CHAPEL HILL - Vitamin E and other naturally occurring antioxidants in the diet appear to protect against knee arthritis, a degenerative condition that will become an increasing national health problem as baby boomers age, a new University of North Carolina at Chapel Hill School of Medicine study shows.
The study, presented Monday (Nov. 9) at the American College of Rheumatology annual meeting in San Diego, suggests that middle-aged and older people might reduce the almost inevitable pain and restricted movement osteoarthritis causes by altering their diets.
"We analyzed blood serum from 200 people with knee osteoarthritis and compared their levels of various anti-oxidants with 200 control subjects who did not have the problem," said Dr. Joanne Jordan, research assistant research professor of medicine at UNC-CH's Thurston Arthritis Research Center. "We found vitamin E, also called alpha tocopherol, to be associated with about 30 percent lower risk of knee osteoarthritis in whites. We did not see a protective effect in blacks, but don't know why."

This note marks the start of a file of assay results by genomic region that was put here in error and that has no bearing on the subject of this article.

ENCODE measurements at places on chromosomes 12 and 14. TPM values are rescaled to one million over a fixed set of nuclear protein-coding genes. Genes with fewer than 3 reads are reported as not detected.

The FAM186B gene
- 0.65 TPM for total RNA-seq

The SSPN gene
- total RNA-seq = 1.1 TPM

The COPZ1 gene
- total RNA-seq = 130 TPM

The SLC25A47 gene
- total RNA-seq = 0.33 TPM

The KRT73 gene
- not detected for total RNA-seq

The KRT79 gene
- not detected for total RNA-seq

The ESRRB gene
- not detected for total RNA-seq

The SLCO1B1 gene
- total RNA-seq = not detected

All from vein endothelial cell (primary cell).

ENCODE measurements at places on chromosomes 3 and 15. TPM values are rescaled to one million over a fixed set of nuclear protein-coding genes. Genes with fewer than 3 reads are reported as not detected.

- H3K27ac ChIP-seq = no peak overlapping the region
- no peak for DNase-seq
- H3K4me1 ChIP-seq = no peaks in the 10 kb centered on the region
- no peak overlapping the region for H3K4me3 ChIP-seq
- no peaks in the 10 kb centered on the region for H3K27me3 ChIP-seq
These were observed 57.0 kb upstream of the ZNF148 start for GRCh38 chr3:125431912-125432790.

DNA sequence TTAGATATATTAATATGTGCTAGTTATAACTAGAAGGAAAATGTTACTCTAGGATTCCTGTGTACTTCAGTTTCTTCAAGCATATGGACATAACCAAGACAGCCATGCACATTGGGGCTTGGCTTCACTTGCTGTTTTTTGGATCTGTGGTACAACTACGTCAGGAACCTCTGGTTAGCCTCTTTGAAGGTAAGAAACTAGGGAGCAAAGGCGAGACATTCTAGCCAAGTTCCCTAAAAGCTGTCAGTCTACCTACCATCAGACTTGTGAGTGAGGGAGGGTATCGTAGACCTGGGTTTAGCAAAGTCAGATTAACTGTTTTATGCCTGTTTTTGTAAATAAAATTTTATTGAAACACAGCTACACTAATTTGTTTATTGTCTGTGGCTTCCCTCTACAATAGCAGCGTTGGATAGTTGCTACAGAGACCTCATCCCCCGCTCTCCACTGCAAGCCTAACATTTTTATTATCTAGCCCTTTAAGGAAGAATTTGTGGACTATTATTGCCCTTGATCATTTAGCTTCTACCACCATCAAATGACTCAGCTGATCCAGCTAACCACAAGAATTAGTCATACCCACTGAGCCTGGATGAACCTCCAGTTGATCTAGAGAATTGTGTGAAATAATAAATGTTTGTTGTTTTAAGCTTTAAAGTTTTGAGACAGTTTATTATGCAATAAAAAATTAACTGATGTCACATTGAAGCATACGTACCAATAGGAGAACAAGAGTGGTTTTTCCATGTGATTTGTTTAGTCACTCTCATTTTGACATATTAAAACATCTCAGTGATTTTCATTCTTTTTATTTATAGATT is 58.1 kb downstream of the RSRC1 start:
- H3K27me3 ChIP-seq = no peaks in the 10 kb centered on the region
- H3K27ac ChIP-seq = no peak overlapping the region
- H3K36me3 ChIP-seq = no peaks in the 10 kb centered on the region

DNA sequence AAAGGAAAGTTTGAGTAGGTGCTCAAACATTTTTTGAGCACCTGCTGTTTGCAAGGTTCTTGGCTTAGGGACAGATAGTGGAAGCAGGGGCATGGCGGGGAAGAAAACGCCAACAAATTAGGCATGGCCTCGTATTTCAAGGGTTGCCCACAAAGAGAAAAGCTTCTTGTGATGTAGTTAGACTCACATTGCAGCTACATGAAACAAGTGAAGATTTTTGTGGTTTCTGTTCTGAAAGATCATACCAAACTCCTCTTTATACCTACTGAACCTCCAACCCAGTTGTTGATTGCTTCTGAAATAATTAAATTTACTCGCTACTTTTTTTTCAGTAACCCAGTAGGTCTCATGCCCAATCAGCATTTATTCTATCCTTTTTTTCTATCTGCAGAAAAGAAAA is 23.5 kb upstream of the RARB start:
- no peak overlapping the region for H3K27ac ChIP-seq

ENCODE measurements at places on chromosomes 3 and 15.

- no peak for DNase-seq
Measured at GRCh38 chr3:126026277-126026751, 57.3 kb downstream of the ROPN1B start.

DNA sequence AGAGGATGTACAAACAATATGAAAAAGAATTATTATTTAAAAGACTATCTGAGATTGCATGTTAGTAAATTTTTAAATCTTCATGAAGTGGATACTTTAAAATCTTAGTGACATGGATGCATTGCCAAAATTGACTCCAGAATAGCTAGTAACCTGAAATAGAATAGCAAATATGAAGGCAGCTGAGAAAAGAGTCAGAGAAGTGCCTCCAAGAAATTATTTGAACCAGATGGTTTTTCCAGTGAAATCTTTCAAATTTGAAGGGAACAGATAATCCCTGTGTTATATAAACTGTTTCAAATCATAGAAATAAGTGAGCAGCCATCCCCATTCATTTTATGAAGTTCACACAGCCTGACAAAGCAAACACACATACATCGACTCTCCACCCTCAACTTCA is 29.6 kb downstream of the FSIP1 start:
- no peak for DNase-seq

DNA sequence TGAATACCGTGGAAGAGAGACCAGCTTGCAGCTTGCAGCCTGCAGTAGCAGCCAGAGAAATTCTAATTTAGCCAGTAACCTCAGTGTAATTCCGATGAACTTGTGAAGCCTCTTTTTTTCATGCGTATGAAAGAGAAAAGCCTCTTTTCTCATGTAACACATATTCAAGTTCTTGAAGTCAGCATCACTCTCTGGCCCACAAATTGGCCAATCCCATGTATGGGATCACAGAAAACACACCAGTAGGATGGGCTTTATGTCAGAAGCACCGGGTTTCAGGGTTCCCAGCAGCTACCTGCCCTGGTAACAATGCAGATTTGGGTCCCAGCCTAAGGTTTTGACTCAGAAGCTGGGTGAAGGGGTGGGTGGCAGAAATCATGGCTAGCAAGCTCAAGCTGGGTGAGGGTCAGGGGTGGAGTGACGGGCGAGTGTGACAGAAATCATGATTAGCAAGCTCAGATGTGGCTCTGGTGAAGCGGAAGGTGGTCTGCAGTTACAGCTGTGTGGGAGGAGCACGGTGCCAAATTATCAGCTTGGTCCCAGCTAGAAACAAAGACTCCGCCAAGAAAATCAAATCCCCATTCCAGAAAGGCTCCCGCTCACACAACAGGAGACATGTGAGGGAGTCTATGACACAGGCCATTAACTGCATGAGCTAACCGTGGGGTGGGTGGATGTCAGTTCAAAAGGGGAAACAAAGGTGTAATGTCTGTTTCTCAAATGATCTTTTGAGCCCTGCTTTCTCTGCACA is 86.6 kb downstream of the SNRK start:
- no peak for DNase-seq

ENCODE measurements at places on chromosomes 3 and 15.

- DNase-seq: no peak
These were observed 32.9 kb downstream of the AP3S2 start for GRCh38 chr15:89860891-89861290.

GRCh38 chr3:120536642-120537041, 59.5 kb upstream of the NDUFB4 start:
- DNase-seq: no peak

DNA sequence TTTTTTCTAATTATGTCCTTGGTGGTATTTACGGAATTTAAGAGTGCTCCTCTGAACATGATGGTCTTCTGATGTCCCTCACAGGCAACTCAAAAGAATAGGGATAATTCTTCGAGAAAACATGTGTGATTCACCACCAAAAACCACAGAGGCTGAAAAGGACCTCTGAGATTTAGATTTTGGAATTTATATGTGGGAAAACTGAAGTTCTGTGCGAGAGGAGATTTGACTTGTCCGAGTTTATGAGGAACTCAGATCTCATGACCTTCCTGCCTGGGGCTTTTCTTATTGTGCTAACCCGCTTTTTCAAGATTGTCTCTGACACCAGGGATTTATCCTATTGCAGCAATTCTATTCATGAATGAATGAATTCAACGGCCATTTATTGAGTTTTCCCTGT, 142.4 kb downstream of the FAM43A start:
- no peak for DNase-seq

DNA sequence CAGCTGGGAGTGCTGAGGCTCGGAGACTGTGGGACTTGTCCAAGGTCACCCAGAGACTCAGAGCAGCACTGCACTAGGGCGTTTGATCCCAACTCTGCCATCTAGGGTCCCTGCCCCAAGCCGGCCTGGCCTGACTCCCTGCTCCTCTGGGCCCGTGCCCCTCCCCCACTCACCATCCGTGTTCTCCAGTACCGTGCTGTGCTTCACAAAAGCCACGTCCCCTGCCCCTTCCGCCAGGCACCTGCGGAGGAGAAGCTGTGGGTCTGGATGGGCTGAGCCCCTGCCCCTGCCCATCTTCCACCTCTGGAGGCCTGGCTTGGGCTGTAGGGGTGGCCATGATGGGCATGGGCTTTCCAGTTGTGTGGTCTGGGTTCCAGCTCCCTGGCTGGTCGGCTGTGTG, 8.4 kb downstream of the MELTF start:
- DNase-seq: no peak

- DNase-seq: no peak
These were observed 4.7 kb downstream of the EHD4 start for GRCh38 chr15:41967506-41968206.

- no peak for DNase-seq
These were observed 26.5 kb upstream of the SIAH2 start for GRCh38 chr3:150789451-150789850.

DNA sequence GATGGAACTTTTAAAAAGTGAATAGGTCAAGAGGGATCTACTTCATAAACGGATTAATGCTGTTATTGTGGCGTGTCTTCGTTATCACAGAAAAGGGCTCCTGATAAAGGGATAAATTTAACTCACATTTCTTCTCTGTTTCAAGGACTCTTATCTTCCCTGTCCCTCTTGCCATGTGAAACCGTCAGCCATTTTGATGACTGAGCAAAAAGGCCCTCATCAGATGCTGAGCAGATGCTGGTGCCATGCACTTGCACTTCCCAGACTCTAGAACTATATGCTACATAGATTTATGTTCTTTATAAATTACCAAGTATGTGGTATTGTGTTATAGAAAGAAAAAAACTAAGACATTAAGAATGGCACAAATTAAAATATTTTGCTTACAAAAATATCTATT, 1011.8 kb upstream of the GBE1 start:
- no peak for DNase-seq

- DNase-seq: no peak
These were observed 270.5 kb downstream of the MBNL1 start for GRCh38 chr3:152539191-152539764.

Beta cryptoxanthine, lutein and lycopene -- common in orange and green vegetables and tomatoes -- all appeared to reduce the odds of knee osteoarthritis by 30 percent to 40 percent, Jordan said. On the other hand, delta and gamma tocopherols - found in soybean, palm and other oils -- as much as doubled the risk of knee problems, particularly in blacks.
Subjects in the study were subgroups of 3,200 people participating in the university's continuing Johnston County (N.C.) Osteoarthritis Project, the first racially balanced, population-based study of the condition in whites and blacks. The UNC-CH researchers reported two years ago that excess weight created more functional problems for blacks than for whites.
Anti-oxidants, including carotenoids and tocopherols, are compounds many
scientists believe have some natural ability to minimize tissue damage resulting
Contact: David Williamson
University of North Carolina at Chapel Hill